No, I won't lie and tell you that everything was easy or that it was smooth sailing. I'm still a heretic, when it comes to the way our society thinks. Of course, it helps somewhat that I'm no longer termed as a 'stay-at-home' dad but rather a 'work-from-home' one. And it helps that I've been published on a few sites, have won a few writing competitions, earn somewhat enough money occasionally to be able to pitch in and pay the bills and do my bit for society.

 

And today, as I continue working on the manuscript of my first full length novel, while still finding plenty of time to spend with my wife and play the silliest of games with my little one, I can only say - Change is a good thing. It gives you the chance to alter your life, start anew, be a better person, take risks and most of all, gives you a shot at doing what you want.

 

Of course, the next thing on the cards is a house of our own. One where I have a dedicated writing room with a small library, my faithful laptop and a window from which I can see the world go by. And that's perhaps where Housing.com will help me look up and change my life further. So see, change is a good thing.

 

[embed]https://www.youtube.com/watch?v=1FXdCjk505w[/embed]

 

And for everyone who is reading this, all I can say is :

Make a change, take a risk - however small that might be. And #StartANewLife.

 

Image courtesy : Self. Created on Photoshop

A little optimism

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I watched him pick up his toys and lazily amble towards the center of sand filled playground. It had not even been five minutes since he had been thrown out by the elder kids, because he was too small to help them build mud castles. But heart filled with optimism, he made his way once again. I spotted one of the elder kids, perhaps about nine or ten, point towards him and laugh along with his friends. For a moment, I wondered if I should step in. After all, he was my son. And I was a duty-bound father, who swore to protect him at any cost. But something stopped me. Perhaps it was instinct. Perhaps it was just the curiosity to see how far he would go. Whatever it was, I continued to sit down and watch my almost-three year old toddler march towards the battalion of elder kids, armed only with his sand pail and a plastic spoon.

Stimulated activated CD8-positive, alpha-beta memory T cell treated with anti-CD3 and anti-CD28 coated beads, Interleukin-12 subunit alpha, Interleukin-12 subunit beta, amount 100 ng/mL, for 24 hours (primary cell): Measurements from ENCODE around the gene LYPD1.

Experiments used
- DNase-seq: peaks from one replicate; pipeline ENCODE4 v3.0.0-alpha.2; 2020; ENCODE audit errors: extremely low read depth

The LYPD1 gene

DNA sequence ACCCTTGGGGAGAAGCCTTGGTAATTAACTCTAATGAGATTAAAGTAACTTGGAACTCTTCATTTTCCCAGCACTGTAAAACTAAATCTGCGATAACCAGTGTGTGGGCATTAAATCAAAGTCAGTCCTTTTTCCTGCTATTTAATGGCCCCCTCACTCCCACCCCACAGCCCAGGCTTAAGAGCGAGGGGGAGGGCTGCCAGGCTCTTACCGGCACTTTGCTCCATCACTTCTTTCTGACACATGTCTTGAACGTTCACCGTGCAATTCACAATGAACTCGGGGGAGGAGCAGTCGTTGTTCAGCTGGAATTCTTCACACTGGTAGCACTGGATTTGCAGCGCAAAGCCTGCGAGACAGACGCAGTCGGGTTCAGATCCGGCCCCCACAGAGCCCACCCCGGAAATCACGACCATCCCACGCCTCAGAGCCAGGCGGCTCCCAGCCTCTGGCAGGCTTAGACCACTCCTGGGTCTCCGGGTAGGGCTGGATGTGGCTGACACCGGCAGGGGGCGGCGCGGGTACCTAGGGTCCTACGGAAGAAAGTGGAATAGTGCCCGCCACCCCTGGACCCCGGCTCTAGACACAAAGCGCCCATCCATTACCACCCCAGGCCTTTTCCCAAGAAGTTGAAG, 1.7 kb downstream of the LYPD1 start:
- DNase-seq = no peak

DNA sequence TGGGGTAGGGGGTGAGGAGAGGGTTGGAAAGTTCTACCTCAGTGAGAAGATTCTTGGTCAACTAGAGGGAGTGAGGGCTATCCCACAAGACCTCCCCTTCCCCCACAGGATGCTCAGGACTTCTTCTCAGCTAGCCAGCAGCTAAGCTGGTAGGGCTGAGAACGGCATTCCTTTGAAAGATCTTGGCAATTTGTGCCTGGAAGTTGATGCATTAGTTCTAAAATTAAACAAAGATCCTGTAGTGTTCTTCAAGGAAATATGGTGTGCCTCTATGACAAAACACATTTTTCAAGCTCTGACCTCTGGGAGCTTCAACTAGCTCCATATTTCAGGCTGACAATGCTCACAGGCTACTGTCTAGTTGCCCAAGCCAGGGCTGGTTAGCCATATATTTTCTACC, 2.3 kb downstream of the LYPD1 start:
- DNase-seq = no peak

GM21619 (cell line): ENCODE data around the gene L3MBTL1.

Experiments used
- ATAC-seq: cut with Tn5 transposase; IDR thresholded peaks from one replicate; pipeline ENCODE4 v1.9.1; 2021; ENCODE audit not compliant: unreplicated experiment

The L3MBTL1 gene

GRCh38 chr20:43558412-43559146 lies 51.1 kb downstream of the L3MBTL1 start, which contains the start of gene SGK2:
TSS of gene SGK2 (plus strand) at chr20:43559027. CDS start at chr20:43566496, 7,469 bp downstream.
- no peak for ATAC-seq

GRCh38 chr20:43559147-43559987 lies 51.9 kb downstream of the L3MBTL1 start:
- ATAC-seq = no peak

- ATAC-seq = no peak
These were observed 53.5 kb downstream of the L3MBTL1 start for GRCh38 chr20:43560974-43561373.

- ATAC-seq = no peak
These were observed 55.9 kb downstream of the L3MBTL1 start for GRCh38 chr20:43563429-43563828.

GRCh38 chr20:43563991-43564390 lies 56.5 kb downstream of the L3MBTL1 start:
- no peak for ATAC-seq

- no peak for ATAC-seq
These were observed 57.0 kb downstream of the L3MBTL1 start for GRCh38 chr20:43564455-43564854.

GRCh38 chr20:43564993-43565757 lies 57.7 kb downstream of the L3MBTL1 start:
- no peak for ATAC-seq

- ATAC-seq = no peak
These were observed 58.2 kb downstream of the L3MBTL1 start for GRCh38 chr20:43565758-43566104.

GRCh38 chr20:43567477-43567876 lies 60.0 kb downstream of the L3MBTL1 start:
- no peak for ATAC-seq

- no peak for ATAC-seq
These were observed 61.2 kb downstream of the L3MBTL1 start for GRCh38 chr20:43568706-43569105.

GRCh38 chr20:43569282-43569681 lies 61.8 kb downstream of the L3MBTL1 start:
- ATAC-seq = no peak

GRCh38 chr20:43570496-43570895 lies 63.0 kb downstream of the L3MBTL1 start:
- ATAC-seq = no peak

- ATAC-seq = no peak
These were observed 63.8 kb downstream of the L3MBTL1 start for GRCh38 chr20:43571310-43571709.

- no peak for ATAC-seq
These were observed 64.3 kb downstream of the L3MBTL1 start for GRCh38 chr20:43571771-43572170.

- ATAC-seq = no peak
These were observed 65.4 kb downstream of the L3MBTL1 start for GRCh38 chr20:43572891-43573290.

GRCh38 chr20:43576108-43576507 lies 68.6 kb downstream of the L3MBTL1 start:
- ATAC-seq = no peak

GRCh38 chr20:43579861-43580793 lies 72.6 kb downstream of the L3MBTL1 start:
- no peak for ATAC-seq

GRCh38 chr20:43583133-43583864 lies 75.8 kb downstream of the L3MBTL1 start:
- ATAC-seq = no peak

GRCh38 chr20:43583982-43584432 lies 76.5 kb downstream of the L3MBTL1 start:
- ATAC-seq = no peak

With bated breath, I watched him enter the circle that the elder kids had made and calmly put his pail and spoon down. The biggest one of the lot, perhaps just shy of his pre-teen years, took giant steps towards my son, who was less than half his height. For some reason that I could not fathom, my son turned back and looked at me. And then he did the strangest thing - He smiled. Rather, it was a grin. A full toothy one, no less. Behind him, the other kid stopped a few meters from him. I tried  to gauge the thoughts of the bigger kid by observing his facial expressions. But like an expert witness, he remained impassive. 'This was it!' I thought, 'I'm going to have to go and get my son out of there. Or else, it's going to be a rematch of David v/s Goliath. And this David was not going to stand a chance in hell!'

 

As I stood up from the bench I was sitting on, the bigger boy moved closer towards my son. Before I could rush towards them, my son suddenly hugged the elder kid. I stopped in my tracks, confused by my son's unexpected reaction. And as I watched, partially amused by the scene that was playing out in front of me, the elder boy knelt in front of my son and hugged him back. Within minutes, my son had disappeared into the midst of his new-found friends. It took me a few minutes to understand the impact of what my son had done. Instead of being deterred by the attitudes of the bigger and elder children, my son had decided to focus on the end goal of getting into their gang. He had embraced his earlier failures, learnt from them and adopted a new approach. And he had broken through their defense with merely a smile and a hug.

 

I sat back on the bench, happy and relieved. As parents, we had inculcated the right attitude and beliefs in our son. That come what may, be optimistic and you can find a way to succeed in whatever you do.

 


This post was written for the 'Look up Stories'  by IndiBlogger Happy Hours

Image courtesy : www.HDWallpapers.com